Documentary - Caballerango

Tony Cross got back in the saddle and watched Caballerango at Open City Documentary Festival recently...

There is something elegiac about Caballerango. Directed by Juan Pablo González it starts off looking as if it is going to be the story of Nando, a horse wrangler living in a rural Mexican village, Milpillas. Nando died, ostensibly taking his own life, but there is something about the circumstances which makes it possible that there was more to it than that.

We hear from Nando’s father, who ponders the harshness of his last words with his dead son. But what we get is the camera acting as much as an ear as an eye. The camera hardly moves throughout the film. Sometimes it just sits and looks at the landscape, as if we have stepped inside a painting. Then someone will talk. Sometimes for a long time. Sometimes for a short time. And gradually we learn that this part of Mexico seems to have a suicide epidemic amongst the young people of the region. We hear of death after death. Some sound horrific. There’s a problem here, but we don’t hear what it is.

However, it is no coincidence – surely – that the problems of the area are linked to the signing of NAFTA and the decline of corn as a profitable crop. In his Q&A afterwards Juan Pablo González pointed out that there was a clash between the modern world – Nando’s sister running a nail bar or the industrialisation of agricultural – and the regions conservative Catholic culture. This clash must surely contribute to what is happening. Especially as the smart phones and internet open a whole potential world to dream about escaping to.

There was something about it that made me feel the kind of loss I felt when reading the poetry of Wilfred Owen or hearing a song by The Unthanks. It’s not depressing but it does feel like you are looking through the camera at a lost world.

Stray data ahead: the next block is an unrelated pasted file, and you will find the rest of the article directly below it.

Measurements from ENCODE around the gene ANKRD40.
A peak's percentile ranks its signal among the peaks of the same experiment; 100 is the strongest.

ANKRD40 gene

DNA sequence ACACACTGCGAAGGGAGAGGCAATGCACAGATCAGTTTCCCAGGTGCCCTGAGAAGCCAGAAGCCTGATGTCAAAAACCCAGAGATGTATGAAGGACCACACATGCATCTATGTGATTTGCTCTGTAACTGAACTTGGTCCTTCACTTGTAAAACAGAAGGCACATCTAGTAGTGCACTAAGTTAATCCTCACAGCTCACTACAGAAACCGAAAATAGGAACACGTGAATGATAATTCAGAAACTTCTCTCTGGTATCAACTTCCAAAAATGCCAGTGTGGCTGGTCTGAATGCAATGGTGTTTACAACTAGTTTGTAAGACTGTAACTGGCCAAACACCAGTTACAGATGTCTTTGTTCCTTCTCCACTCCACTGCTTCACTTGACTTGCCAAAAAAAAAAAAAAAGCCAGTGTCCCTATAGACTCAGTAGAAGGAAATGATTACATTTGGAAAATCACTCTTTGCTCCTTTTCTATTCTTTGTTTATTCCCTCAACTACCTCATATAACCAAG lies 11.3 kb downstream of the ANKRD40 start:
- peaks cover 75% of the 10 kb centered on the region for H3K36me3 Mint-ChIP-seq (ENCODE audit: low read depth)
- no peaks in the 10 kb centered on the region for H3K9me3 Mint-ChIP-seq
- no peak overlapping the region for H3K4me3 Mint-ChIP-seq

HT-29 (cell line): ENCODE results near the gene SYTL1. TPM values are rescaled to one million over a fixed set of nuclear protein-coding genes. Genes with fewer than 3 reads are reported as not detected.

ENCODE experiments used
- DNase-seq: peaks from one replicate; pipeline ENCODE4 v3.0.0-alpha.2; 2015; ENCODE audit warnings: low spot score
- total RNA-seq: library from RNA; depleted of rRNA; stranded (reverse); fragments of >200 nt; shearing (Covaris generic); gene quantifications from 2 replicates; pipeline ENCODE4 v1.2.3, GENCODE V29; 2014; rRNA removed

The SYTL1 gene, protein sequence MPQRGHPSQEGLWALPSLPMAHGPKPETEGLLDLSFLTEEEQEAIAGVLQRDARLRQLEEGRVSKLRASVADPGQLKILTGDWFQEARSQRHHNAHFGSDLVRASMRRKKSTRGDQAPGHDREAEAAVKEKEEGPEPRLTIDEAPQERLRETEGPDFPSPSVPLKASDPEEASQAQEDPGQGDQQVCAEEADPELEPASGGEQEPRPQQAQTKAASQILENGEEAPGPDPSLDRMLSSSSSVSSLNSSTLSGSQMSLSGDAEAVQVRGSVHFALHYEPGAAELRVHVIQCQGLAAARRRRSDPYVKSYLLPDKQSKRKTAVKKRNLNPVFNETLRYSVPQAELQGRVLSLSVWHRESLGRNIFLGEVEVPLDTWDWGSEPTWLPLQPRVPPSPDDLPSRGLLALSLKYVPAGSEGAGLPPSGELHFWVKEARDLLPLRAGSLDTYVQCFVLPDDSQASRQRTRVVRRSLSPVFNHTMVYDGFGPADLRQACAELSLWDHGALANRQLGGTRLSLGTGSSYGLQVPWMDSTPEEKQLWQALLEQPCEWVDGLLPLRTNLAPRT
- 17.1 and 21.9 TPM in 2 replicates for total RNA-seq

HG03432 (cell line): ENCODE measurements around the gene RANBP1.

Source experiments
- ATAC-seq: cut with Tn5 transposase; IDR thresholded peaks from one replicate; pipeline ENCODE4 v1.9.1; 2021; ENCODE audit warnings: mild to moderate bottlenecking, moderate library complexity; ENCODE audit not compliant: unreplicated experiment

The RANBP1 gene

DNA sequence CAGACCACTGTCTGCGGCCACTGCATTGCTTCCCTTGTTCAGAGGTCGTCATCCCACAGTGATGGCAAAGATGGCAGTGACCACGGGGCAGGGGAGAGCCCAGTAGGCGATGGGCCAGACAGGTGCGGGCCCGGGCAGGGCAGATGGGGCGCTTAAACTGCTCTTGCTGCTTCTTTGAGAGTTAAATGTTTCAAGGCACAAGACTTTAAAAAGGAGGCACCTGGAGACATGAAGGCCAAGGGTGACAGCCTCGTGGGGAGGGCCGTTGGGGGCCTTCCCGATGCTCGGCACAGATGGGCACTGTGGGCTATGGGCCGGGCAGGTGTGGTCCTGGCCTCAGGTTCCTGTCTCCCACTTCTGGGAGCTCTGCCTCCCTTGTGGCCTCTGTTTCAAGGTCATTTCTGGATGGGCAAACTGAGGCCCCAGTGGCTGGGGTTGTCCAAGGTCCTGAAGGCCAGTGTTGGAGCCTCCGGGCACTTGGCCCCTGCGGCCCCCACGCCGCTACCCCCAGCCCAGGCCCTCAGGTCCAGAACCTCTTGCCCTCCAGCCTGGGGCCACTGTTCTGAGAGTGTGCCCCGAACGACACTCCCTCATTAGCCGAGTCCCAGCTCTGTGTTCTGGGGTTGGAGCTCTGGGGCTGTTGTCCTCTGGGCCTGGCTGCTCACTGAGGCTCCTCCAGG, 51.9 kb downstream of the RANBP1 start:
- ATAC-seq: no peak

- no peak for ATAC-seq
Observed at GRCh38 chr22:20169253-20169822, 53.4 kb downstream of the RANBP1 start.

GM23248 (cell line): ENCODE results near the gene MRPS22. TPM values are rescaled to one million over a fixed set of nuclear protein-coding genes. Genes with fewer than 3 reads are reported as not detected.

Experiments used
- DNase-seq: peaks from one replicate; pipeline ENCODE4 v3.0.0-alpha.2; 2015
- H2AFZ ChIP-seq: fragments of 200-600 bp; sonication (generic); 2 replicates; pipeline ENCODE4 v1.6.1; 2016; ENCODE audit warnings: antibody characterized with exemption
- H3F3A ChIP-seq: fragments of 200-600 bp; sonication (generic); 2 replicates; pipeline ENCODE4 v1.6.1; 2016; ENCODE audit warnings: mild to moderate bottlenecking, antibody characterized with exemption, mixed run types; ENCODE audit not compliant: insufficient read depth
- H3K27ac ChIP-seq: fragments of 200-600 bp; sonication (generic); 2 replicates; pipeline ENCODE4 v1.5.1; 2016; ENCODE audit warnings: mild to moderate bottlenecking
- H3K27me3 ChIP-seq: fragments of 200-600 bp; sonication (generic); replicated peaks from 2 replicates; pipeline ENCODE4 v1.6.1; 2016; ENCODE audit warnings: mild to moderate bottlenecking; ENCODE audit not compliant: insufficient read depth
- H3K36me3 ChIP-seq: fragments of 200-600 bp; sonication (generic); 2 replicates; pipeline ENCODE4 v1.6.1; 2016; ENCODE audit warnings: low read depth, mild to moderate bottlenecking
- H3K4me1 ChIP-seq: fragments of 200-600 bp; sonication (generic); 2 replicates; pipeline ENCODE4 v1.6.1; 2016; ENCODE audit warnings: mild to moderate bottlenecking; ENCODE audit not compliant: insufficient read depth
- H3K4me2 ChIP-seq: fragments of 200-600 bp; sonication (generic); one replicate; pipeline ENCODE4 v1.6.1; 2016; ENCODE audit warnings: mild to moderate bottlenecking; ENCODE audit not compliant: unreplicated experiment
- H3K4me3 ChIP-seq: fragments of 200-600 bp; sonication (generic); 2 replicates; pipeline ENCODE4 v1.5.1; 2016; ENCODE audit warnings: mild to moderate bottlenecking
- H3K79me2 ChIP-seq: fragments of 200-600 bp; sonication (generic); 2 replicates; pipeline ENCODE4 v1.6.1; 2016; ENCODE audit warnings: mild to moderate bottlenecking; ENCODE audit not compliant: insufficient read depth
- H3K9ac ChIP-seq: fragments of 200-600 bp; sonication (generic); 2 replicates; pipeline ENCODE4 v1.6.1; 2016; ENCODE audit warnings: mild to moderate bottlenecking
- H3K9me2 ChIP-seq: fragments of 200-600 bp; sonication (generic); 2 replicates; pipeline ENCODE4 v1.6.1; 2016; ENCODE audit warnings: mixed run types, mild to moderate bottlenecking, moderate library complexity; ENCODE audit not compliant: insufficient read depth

It reminded me of something I ill-remember from 2000AD the comic as ‘Future Shock’. The fate of these people isn’t madness, but it does seem to feel like there’s a lack of hope. Especially for the young. It also reminded me of a documentary I reviewed a short while back, from India called ‘Absence’. Not just because of the long silences and picturesque landscapes but also because the stories aren’t told directly. We never see Nando. We just hear about him in the lead up to his death and the discovery of his body.

It does look beautiful though and Jim Hickcox’s Cinematography is stunning. There are some landscape shots that might not look amiss on an art gallery wall, although Juan Pablo González said that he deliberately avoided the more cliched landscapes shots. The region grows a lot of agave, which is the plant Tequilla is made from and that dominates the landscape. You’d know it if you saw it and González goes out of his way to make sure you don’t see much of it.

The question you find yourself asking is where is the hope? Catholicism is strong in the region, but is that the kind of Christianity that offers the struggle in the here and now as a price worth paying for the joy hereafter? I wanted to find out what – if anything – was keeping these people going.

It’s hard, sitting here in the comfortable-ish position in life I find myself living in to understand what is happening in the rest of the world. What globalisation means to the poorer countries in the world. It helps to understand what drives the movement of people from the south to the north. How this will end who knows, but climate change is certain to impact on the poor more than the rich. How many other regions of the world are suffering in the same way as this one? How many young lives are wasted?

Watch it. It makes a point without being needing to lecture. Indeed, there’s not a lot of words here at all but the story gets told regardless.

Follow Tony on Twitter @Lokster71

Image - Open City Documentary Festival

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